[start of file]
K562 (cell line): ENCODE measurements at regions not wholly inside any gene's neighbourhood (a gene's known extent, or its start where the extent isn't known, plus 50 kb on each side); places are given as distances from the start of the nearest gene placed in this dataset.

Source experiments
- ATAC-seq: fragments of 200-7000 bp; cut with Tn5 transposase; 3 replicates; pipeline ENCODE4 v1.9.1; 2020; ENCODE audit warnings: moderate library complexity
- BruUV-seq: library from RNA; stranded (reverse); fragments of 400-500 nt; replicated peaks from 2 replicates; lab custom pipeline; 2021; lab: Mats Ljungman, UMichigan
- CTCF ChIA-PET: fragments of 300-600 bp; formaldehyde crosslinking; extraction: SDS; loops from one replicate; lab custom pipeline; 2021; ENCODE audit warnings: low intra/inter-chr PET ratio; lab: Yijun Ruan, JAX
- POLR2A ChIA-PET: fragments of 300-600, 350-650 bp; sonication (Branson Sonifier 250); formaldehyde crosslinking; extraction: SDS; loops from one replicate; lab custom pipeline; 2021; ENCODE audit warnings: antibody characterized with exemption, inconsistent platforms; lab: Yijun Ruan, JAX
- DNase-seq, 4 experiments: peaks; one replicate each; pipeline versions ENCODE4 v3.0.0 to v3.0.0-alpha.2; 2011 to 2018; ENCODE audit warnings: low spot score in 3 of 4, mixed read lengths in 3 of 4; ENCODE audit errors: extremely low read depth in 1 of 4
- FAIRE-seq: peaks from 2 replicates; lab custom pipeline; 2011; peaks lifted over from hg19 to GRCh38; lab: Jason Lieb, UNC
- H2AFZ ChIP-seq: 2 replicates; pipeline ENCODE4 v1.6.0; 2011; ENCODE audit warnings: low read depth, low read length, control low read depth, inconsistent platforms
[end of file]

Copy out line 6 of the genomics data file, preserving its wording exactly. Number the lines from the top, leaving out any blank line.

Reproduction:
- POLR2A ChIA-PET: fragments of 300-600, 350-650 bp; sonication (Branson Sonifier 250); formaldehyde crosslinking; extraction: SDS; loops from one replicate; lab custom pipeline; 2021; ENCODE audit warnings: antibody characterized with exemption, inconsistent platforms; lab: Yijun Ruan, JAX